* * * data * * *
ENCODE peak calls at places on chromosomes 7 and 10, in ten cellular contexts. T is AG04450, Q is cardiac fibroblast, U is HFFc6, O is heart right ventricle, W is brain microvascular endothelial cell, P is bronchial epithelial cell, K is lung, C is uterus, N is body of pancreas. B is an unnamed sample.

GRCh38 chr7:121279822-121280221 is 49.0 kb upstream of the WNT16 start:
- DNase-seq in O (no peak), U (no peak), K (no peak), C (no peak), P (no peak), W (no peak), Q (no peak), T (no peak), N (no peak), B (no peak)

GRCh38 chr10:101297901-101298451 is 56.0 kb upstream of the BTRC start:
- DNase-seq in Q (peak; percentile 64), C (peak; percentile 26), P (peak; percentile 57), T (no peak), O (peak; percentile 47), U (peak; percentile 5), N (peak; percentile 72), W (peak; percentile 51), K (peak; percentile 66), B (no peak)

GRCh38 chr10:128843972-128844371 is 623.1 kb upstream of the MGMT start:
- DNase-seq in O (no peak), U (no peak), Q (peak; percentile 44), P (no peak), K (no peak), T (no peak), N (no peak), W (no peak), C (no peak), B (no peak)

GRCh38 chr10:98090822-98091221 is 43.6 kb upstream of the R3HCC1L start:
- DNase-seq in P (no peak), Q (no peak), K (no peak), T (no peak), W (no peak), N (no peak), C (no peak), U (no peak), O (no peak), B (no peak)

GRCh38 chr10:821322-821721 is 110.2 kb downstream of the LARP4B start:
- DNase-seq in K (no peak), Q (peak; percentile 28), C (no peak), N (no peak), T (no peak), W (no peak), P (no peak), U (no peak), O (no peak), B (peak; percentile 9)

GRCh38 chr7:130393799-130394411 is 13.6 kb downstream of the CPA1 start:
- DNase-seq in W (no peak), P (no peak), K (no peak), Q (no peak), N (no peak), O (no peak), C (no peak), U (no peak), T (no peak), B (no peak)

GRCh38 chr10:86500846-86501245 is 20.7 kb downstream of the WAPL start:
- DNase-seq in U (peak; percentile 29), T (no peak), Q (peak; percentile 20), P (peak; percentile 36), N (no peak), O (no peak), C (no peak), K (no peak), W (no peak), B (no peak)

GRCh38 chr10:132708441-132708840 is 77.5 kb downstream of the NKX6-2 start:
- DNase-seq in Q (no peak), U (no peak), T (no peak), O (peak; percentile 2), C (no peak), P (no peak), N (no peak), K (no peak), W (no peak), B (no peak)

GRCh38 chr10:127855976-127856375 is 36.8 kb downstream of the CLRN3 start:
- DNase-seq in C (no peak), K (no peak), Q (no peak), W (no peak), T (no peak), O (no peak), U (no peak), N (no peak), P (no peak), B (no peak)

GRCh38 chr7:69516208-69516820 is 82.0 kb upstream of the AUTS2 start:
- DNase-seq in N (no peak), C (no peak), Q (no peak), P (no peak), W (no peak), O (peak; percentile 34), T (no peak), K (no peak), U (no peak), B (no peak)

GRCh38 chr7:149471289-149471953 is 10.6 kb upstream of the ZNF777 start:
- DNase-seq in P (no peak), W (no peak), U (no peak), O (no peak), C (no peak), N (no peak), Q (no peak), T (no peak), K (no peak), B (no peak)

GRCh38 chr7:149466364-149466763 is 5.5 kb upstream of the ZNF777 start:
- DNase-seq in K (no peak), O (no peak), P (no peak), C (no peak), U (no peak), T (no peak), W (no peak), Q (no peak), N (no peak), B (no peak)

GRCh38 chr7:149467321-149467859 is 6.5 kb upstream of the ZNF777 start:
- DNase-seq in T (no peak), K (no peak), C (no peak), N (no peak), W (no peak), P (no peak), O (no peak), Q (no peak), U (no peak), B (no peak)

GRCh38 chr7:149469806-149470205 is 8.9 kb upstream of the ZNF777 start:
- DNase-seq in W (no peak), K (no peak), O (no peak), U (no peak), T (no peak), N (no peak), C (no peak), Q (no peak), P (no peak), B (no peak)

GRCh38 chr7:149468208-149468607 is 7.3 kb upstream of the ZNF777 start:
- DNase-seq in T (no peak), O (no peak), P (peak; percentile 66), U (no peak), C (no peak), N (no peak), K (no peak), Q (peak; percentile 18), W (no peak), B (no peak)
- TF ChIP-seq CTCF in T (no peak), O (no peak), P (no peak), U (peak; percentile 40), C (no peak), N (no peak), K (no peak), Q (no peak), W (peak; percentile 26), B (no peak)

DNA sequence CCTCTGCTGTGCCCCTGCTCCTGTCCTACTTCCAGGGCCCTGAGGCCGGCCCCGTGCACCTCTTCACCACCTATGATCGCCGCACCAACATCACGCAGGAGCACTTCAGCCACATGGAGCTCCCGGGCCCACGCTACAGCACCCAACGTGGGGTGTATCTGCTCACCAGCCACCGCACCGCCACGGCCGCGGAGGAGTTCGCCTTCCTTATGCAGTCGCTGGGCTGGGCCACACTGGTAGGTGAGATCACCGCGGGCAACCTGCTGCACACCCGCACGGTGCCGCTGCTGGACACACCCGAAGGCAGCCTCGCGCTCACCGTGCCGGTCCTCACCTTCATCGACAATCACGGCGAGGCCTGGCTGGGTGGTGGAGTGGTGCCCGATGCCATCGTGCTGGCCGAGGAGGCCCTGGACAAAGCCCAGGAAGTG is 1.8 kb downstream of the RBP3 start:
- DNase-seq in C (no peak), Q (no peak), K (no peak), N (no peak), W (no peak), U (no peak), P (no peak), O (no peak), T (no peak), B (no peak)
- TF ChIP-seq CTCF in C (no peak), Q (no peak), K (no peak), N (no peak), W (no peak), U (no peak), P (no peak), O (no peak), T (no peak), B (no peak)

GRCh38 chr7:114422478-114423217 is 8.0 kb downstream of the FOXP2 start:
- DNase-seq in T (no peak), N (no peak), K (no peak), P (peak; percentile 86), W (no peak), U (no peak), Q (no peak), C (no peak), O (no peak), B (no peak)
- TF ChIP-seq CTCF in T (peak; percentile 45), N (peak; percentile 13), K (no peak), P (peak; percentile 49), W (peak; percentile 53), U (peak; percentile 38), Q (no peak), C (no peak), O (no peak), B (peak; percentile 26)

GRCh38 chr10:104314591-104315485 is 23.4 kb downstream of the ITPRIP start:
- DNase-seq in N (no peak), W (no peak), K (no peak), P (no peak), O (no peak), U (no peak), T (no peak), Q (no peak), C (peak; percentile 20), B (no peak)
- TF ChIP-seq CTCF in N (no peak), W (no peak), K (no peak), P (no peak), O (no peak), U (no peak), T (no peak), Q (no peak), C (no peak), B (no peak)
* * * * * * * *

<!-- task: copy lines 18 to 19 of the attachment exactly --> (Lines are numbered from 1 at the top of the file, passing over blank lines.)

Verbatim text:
GRCh38 chr10:127855976-127856375 is 36.8 kb downstream of the CLRN3 start:
- DNase-seq in C (no peak), K (no peak), Q (no peak), W (no peak), T (no peak), O (no peak), U (no peak), N (no peak), P (no peak), B (no peak)